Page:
The relatively level surface of GF transect was not thought to provide a hydrologic gradient in terms of water table position, but the two sampling locations (referred to here as 20, 40 m) provided a comparison between submerged and sub-aerially exposed hummock plants (Table 2). The mean bryophyte δ18Ocellulose value differences between the 20-m site that was submerged (n = 4; 19.8 ± 0.378‰) and exposed (n = 2; 20.3 ± 0.044‰) were small (<0.5‰), and the relationship was not statistically significant (P = 0.204) (Figure 4; Table 2). The mean bryophyte δ18Ocellulose value differences between the 40-m site submerged (n = 2; 19.8 ± 0.38‰) and hummock (n = 4; 20.87 ± 0.655‰) was ~1.5‰, and the difference was not statistically significant (P = 0.111). The differences among sedge δ18Ocellulose value values across all transect positions at GF was low (average = 22.7 ± 0.7‰), although they were on average higher than the difference amongst the bryophytes by 2.5‰ (P < 0.001).
Mean δ18Ocellulose values were calculated for dominant plant types to evaluate the range of variability within a peatland and to better understand how to interpret changes in a peat core. The mean bryophyte δ18Ocellulose value at all HTF transect sites was 17.6 ± 1.2‰ (n = 35; median 16.9‰), with a range of 15.7–20.3‰ (Table 3). The mean bryophyte δ18Ocellulose values at the GF sites was 20.2 ± 0.6‰ (median 20.3‰), with a range of 19.2–21.2‰. The difference in means between HTF and GF δ18Ocellulose values is statistically significant (P < 0.001). In contrast, the mean sedge δ18Ocellulose value at HTF is 24.7 ±2.1‰ (n = 7; median: 25.9‰) is higher than the GF values of 22.7 ± 0.7‰ (median: 22.6‰), a difference that is not great enough to reject the null hypothesis (P = 0.0661).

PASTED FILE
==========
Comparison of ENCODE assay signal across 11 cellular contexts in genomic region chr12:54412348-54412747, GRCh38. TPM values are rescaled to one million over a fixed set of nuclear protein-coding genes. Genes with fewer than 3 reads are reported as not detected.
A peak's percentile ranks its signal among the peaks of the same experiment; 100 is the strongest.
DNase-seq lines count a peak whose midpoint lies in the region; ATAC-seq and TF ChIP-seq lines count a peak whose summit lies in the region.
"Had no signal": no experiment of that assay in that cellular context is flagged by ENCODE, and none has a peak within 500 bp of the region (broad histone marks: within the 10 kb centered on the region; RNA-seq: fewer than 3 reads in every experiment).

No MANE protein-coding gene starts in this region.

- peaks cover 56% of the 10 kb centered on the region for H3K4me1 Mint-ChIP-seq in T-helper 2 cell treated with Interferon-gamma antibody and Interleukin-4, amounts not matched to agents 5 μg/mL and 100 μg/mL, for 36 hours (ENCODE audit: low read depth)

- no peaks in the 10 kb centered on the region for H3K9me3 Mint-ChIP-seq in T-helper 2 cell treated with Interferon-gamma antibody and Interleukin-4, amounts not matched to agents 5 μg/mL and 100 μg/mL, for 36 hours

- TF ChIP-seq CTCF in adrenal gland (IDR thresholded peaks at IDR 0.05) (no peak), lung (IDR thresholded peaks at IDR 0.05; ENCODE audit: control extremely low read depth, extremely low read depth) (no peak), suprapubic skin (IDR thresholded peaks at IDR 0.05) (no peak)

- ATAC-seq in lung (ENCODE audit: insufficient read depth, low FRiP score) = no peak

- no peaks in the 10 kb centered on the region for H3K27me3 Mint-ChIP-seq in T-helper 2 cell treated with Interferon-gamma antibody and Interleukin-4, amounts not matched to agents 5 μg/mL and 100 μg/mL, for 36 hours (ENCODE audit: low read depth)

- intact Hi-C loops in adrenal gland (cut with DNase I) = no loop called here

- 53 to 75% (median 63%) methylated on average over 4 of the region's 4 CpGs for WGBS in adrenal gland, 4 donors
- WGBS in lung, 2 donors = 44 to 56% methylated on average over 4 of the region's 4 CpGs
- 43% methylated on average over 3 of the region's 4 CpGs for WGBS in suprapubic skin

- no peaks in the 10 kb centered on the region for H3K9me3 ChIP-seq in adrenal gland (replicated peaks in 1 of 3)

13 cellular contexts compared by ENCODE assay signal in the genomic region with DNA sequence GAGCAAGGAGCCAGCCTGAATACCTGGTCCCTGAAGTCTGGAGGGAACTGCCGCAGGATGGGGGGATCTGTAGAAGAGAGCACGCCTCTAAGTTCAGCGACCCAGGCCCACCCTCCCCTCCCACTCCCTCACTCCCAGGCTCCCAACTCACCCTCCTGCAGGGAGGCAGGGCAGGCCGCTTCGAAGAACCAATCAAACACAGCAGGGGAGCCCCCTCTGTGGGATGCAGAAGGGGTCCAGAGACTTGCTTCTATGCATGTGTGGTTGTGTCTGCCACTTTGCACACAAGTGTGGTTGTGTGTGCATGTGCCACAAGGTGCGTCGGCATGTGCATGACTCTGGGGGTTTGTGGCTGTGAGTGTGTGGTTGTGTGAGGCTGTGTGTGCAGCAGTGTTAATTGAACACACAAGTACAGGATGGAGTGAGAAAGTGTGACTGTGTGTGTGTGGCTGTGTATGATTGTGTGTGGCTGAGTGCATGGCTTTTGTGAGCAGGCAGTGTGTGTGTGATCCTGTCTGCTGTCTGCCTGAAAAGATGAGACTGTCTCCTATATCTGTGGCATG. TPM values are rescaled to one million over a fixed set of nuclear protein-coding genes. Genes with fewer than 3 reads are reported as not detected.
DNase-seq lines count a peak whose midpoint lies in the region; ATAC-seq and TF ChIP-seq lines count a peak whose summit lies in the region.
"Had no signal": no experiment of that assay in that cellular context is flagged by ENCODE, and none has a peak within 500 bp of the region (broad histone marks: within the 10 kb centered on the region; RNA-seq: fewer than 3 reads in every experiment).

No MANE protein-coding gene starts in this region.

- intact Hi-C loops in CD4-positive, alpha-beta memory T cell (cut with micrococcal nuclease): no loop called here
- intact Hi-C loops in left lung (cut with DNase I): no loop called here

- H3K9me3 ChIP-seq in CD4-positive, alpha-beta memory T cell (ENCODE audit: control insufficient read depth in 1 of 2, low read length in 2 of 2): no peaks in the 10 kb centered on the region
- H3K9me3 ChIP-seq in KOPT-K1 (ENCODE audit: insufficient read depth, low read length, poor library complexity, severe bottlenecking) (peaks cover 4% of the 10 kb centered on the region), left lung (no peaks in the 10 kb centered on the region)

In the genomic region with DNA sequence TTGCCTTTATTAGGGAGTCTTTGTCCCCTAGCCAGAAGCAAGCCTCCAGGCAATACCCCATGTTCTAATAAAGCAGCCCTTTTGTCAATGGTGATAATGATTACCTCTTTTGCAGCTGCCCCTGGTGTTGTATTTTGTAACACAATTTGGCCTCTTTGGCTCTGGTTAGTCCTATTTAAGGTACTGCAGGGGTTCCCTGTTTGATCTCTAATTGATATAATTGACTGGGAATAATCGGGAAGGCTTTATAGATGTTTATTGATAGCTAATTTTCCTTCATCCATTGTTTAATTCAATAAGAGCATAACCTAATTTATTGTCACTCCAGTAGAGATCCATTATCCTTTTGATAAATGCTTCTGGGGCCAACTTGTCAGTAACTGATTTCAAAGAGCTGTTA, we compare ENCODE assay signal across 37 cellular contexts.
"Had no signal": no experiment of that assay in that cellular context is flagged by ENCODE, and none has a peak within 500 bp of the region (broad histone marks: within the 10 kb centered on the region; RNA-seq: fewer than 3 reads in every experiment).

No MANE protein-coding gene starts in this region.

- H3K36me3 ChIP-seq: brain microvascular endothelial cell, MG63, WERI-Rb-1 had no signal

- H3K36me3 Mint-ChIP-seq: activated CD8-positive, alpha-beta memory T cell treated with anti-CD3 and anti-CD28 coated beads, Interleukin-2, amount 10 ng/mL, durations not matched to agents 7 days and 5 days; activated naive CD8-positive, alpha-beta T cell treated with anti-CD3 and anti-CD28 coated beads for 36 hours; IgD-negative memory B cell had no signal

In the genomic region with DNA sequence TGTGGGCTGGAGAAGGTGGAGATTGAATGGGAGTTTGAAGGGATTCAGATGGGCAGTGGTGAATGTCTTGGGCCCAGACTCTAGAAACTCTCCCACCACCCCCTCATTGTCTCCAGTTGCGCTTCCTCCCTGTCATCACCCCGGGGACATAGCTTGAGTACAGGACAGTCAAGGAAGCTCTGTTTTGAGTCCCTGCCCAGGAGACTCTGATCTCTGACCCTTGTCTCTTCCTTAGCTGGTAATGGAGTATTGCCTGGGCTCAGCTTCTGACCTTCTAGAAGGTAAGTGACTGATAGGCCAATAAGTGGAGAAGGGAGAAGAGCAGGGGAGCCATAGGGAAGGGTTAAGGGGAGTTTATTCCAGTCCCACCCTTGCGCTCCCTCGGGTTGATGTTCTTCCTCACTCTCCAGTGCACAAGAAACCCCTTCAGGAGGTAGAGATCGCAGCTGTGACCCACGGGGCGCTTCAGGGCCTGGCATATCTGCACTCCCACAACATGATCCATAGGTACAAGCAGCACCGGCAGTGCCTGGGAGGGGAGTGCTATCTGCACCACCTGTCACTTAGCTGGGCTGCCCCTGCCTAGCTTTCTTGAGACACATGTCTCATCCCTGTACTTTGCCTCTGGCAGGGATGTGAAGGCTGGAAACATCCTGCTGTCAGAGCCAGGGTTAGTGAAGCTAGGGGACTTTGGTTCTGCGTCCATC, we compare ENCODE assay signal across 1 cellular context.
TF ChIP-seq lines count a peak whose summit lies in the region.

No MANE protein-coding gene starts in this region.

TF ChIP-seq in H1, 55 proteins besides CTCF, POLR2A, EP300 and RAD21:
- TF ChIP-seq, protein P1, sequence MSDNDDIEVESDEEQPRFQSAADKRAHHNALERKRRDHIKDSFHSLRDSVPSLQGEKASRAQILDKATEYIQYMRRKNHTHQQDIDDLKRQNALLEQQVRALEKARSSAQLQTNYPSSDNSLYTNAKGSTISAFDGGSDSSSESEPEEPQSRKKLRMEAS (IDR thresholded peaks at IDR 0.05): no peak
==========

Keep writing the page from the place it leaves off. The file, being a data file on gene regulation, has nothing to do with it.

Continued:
Plant-Environmental Water δ18O Comparisons (Δδ18Ocellulose-water)
At HTF, the difference between δ18Ocellulose values of individual moss species and the δ18O values of environmental waters (Δδ18Ocellulose−water) ranged from −30 to −37‰ with an average value of −33 ± 3.2‰ (Tables 2, 4). Δδ18Ocellulose−water values increased from −31.2 to −35.8‰ with increasing distance from the stream because although environmental water δ18O values were invariant, plant δ18Ocellulose values increased. The two sedge samples had a larger Δδ18Ocellulose−water value, with an average of −41.1‰. The 1-m site had a larger Δδ18Ocellulose−water value (−42.4‰) than the 40-m site (−39.4‰) (Table 5).
At GF, Δδ18Ocellulose−water ranged from −33 to −35‰ with an average value of −33.9‰ ± 1.2 with larger values for sedge of −36.4‰ ± 1.2. Δδ18Ocellulose−water for submerged and hummock samples were similar at the 20-m site (0.1‰), but at the 40-m site, the hummock samples were 1.3‰ larger. In general, the range of Δδ18Ocellulose−water values at GF was lower than at HTF.
To evaluate Δδ18Ocellulose−water across as wide a range of water values as possible, data from St. Matthew Island is included (Table 4; Figure 5). Considering data from HTF, Goldfin, and St. Matthew Island provided a larger range of water δ18O values from −16.2 to −9.4‰ and δ18Ocellulose values of 17.5 to 23.9‰, indicating a mean Δδ18Ocellulose−water value for all site of −33.4‰. The linear regression using data from the three locations provides a slope of 0.79 with an R2 of 0.811 (Tables 2–5; Figure 5).
Figure 5. δ18O relationship between environmental water and cellulose from the Kenai Peninsula samples and St. Matthew Island, Alaska. One average water δ18O value was used to correspond with multiple cellulose δ18O values (Y-axis errors). X-axis error bars for HTF do not occur because water values across the site were nearly identical. Red points without errors from St. Matthew Island have only one δ18Ocellulose value associated with one water isotopic value.
Species Effects in the HTF Bulk Peat δ18O Core Record